United States v. Bonds, 19770.

CourtUnited States Courts of Appeals. United States Court of Appeals (8th Circuit)
Citation422 F.2d 660
Docket NumberNo. 19770.,19770.
PartiesUNITED STATES of America, Appellee, v. Earl Russell BONDS, Appellant.
Decision Date27 February 1970

422 F.2d 660 (1970)

UNITED STATES of America, Appellee,
Earl Russell BONDS, Appellant.

No. 19770.

United States Court of Appeals, Eighth Circuit.

February 27, 1970.

422 F.2d 661

Victor Packman, Clayton, Mo., for appellant.

Peter T. Straub, Asst. U. S. Atty., St. Louis, Mo., for appellee; Daniel Bartlett, Jr., U. S. Atty., and Jim J. Shoemake, Asst. U. S. Atty., on the brief.

Before VAN OOSTERHOUT, Chief Judge, and BLACKMUN and HEANEY, Circuit Judges.


This is a timely appeal by defendant Earl Russell Bonds from his conviction and resulting sentence on an indictment charging possession of a short-barreled

422 F.2d 662
shotgun in violation of 26 U.S.C.A. § 5841.1

Defendant made a motion to suppress a gun taken from a second floor bedroom in his home as evidence upon the ground that it was illegally seized in violation of his Fourth Amendment rights. Such motion was overruled. Defendant waived trial to a jury and was tried to the court. He renewed his motion to suppress and objected to the reception of the gun in evidence upon Fourth Amendment grounds. His objection was overruled. He was convicted.

The only issue presented by this appeal is whether the court erred in refusing to suppress the gun as evidence. It is the Government's contention that the gun was seized incident to a lawful arrest of the defendant. Defendant's primary contention is that the arrest was not lawful because probable cause for the arrest has not been shown. We find no substantial evidence of probable cause for arrest and reverse.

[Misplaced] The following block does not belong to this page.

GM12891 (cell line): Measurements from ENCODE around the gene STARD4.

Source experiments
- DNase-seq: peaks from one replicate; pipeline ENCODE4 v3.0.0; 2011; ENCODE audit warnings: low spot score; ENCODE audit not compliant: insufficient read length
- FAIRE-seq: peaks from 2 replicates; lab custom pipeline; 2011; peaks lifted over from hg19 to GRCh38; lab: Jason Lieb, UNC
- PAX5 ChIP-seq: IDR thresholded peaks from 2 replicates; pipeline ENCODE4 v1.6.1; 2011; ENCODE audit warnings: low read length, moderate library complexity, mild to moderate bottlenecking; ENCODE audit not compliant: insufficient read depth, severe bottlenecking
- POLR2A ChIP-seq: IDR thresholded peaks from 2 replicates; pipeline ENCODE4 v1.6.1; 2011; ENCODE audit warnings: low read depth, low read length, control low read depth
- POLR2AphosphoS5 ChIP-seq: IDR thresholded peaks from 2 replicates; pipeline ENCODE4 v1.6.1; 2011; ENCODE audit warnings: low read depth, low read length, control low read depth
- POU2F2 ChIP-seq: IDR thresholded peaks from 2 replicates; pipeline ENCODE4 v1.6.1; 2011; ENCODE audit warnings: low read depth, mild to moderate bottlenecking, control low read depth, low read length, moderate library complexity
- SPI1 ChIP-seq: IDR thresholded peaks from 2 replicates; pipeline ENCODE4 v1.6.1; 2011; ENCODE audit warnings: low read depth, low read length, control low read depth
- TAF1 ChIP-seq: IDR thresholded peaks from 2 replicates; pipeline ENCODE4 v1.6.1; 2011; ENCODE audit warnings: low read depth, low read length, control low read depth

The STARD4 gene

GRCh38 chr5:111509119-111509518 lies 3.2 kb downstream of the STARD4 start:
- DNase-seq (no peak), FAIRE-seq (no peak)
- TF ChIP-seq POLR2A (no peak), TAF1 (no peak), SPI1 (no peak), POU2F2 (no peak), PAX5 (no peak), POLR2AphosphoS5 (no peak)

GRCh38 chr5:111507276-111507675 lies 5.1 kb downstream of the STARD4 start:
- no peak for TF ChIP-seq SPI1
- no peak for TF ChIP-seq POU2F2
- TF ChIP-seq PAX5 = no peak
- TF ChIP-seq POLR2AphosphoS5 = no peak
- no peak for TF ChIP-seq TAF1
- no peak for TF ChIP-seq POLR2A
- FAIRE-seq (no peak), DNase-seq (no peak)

At the hearing on the motion to suppress, only defendant and his wife testified. Both testified the shooting was accidental and that the law enforcement officers were so advised. There was no evidence offered to establish the existence of probable cause for arrest. At the trial, officer Dominick testified. The ruling on the motion to suppress was an interlocutory order subject to change before final judgment. We must look to all the evidence in the record to determine whether probable cause for arrest is established.

On January 9, Mrs. Bonds was shot in the left hand when a shotgun belonging to her husband accidentally discharged while she was handing the gun to defendant to put in a bag. Defendant placed his wife in a cab with directions to take her to the hospital and at his wife's direction went back to the house to take care of their three-year old child.

Mrs. Bonds was hysterical. The taxi driver became frightened and took Mrs. Bonds to a fire station about a block from her home and she was shortly taken to the hospital by ambulance. Mr. Bonds promptly phoned the police and reported the accidental shooting. Policemen in response to a call arrived at the fire station.

Mrs. Bonds testified that she told the officers when they arrived that she had been accidentally shot by her husband and gave her home address and stated her baby was there.

Officer Dominick, accompanied by other officers, went from the fire station to the defendant's residence, displayed their guns, knocked at the door and ordered the defendant to step outside and immediately arrested him for assault. He was not questioned prior to his arrest about the shooting. Shortly thereafter, he was taken to the police station where he was charged with discharging of firearms within the city limits.

The officers immediately after the arrest searched the house and found the gun here involved in an upstairs bedroom on a bed, hidden under bed covers. Two or three of the Bonds children were found in the house and were taken to the station. There is no evidence that the gun was found as an incident to looking after the children.

Officer Dominick in his official report of the incident, which was filed within a few hours thereafter and which is in evidence, stated:

"The undersigned was dispatched to Engine Company No. 2 at Pennsylvania and Olive, where the above victim had gone for help. Upon arrival, it was learned from the victim that she was handing a shotgun to her husband when it accidentally went off. The victim further stated that their children were still at home with her husband. The victim was conveyed to St.
422 F.2d 663
Louis County Hospital in City Ambulance No. 1, manned by fireman Karas and Linnemeyer, accompanied by Patrolman Gleason. The undersigned proceeded to 1099 Pennsylvania, where Earl R. Bonds was taken into custody for further investigation.